The book serves two audiences. One is those seeking to learn SQL. The other is those wanting to learn Postgresql. Naturally there is some overlap. But consider the first group. There are indeed several good texts on the theory of relational databases and using SQL to access and change these tables. But the books often deal at an abstract level that does not use a specific SQL implementation. Which makes it very hard to learn SQL. As a practical matter, you need to commit to an implementation, even just as a pedagogic decision. Well, as the authors explain, Postgresql is a good choice. It conforms broadly to SQL92 and is free open source. (The only other major free alternative being MySQL.) After all, you typically can't get onto a free copy of Oracle 10g or IBM's dB2 to learn from.

So just from this standpoint, the book gives you a solid learning experience with SQL. Eminently transportable to a job involving a proprietary SQL, like those mentioned above. Of course, those have unique tweaks. But the methods described here are universal to the field.

Now what if you want to actually learn Postgresql? There are chapters on using it from the command line and so on. The book also devotes a chapter each to getting at Postgresql from C, PHP, Perl, Java and C#. Typically, you are unlikely to need all of these chapters. But it shows the flexibility of the database.
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12 of 12 people found the following review helpful By HugeStakkaBoFan VINE VOICE on April 16, 2010
Format: Paperback Verified Purchase
This isn't really a bad book, but given the clarity with which PostgreSQL's official (and free) documentation is written, a lot of it also isn't necessary. Sure, it's really thick, but a lot of those pages are dedicated to really ugly screenshots and Windows-specific silliness I'm willing to bet few members of this product's target audience are particularly interested in. There are also entire chapters dedicated to C# and Java APIs which should probably be separate books if they really wanted to do justice to such topics--their inclusion here just feels like pointless filler.

If you have absolutely no idea what SQL is and want to get your feet wet with Postgres, then this is absolutely the book for you. If you have a pretty good idea what you're doing and just want to pick up on some of Postgres' quirks, I'm not too sure you'll be getting your money's worth here. It just tries to cover way too much ground too quickly, and the information ends up getting stretched a little thin.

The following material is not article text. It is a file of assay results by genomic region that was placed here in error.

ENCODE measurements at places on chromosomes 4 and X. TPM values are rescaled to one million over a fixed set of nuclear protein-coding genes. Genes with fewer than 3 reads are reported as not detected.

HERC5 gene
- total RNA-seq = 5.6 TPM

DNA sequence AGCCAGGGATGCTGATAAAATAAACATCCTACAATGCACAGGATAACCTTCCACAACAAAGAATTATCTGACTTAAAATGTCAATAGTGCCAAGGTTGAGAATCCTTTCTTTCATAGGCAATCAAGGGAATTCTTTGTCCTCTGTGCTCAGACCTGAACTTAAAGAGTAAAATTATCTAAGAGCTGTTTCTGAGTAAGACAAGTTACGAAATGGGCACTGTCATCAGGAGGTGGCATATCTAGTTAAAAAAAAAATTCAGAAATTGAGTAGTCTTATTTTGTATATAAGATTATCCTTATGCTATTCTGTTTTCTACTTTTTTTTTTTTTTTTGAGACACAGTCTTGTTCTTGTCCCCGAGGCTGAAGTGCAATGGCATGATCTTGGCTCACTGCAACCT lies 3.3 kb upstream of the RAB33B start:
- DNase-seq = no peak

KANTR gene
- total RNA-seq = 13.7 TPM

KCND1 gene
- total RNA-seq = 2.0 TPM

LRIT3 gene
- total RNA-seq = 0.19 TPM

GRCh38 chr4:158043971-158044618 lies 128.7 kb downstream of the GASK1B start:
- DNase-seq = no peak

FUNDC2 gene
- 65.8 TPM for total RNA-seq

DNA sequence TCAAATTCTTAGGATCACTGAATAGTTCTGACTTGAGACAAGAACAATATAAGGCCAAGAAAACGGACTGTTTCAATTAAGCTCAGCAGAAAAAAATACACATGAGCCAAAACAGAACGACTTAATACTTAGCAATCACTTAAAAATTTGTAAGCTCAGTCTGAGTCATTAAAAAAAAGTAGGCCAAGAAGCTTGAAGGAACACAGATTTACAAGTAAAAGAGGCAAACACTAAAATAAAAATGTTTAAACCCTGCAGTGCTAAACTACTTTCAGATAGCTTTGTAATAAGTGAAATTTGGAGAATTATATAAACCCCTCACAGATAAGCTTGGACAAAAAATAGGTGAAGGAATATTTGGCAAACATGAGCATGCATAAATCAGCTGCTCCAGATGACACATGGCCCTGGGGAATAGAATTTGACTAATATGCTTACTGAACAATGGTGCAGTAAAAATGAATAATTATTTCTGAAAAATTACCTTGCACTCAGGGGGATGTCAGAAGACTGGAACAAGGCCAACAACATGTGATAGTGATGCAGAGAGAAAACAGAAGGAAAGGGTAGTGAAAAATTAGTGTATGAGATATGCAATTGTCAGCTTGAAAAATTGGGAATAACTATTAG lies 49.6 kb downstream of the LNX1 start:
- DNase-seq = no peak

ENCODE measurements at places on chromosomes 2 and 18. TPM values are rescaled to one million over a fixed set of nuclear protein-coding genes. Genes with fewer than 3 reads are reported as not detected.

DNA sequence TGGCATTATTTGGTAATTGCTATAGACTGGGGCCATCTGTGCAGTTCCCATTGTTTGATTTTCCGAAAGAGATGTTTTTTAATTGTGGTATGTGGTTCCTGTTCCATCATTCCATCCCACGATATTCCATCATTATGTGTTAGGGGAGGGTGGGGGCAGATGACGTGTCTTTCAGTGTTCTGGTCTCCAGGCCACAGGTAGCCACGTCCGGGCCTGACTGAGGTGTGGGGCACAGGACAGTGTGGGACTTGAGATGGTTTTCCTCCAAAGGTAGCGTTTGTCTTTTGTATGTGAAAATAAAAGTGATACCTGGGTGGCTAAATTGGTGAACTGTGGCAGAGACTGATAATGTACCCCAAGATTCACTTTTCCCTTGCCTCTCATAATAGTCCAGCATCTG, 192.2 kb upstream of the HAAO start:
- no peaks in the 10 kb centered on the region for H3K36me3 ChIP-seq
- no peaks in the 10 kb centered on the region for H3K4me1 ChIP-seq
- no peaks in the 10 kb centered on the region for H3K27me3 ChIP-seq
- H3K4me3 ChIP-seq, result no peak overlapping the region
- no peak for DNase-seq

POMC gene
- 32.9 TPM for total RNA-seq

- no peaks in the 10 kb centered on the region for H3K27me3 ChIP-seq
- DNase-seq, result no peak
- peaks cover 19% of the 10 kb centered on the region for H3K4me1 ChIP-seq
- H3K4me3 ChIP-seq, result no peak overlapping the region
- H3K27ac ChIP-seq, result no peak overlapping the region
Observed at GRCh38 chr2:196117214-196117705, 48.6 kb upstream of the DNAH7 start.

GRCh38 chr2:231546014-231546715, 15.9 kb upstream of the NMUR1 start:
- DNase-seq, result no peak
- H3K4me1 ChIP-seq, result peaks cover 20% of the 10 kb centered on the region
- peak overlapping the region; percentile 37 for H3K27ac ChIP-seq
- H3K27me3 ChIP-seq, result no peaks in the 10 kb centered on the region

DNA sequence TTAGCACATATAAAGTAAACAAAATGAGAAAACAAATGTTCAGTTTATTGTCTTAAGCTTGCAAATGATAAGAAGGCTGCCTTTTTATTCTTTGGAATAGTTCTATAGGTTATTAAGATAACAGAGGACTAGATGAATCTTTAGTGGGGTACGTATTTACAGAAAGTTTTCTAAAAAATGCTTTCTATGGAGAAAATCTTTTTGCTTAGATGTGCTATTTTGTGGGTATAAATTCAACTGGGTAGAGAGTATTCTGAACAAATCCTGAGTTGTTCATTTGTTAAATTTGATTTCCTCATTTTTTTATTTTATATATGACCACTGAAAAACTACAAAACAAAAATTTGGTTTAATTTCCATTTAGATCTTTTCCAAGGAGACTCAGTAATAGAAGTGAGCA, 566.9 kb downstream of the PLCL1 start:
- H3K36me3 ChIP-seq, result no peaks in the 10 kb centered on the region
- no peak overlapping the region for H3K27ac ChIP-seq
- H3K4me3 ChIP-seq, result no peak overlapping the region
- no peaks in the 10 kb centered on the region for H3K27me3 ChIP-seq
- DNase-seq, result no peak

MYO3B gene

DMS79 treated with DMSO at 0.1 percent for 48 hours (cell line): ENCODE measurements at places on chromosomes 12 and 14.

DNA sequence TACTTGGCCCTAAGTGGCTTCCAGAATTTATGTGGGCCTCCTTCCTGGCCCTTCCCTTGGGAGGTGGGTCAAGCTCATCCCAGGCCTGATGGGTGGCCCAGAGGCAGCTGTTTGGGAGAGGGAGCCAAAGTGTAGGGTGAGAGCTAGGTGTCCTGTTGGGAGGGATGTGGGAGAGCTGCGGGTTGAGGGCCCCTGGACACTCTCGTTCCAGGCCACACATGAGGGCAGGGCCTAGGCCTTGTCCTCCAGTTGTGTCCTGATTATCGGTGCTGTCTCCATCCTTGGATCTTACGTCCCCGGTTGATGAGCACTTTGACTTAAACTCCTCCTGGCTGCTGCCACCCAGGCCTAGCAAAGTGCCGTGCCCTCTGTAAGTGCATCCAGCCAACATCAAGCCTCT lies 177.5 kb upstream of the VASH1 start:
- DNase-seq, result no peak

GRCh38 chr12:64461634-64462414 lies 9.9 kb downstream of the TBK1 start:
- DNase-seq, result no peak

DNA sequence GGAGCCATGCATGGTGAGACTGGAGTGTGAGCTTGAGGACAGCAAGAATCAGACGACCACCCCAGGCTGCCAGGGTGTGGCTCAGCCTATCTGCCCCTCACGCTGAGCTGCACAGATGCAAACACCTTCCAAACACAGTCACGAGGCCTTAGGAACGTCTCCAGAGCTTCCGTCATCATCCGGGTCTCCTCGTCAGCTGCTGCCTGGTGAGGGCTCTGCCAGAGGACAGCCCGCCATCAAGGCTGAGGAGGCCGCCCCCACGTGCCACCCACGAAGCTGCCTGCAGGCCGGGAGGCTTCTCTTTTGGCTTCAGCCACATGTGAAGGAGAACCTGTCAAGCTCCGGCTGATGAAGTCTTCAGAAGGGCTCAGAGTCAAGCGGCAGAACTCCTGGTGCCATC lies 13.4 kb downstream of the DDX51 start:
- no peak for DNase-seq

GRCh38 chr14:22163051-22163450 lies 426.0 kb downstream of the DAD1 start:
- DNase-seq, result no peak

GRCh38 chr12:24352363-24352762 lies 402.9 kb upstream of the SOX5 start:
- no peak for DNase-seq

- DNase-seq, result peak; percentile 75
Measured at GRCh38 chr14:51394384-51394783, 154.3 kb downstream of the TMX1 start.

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14 of 15 people found the following review helpful By Harold McFarland HALL OF FAMEVINE VOICE on June 25, 2005
Format: Paperback
Despite the fact that many books claim to be for everyone from the beginner to the professional this book is one of the few that actually hits the mark. Not content to just dive right into PostgreSQL and how to us it, the authors include a lot of database history and theory that is sadly lacking from similar books. But it is not just for beginners. The authors include more advances sections on things like accessing the database using C, PHP, Perl, Java, and C#.

Between this beginning user and advanced user level the authors fill in all the intermediate parts so the book ends up providing a well-organized education from the principles of database design through database setup, query, ODBC access setup, and using a programming or scripting language to accessing and updating the database. The book also includes detailed information on selection procedures, data manipulation, functions, stored procedures, triggers, and PostgreSQL Administration. As a result you end up with a book where the database theory applies to all relational databases and as it becomes more technical in nature it moves from there to information specific to PostgreSQL for the advanced user, administrator, or programmer. Beginning Databases with PostgreSQL, Second Edition is highly recommended to anyone interested in using this particular SQL engine.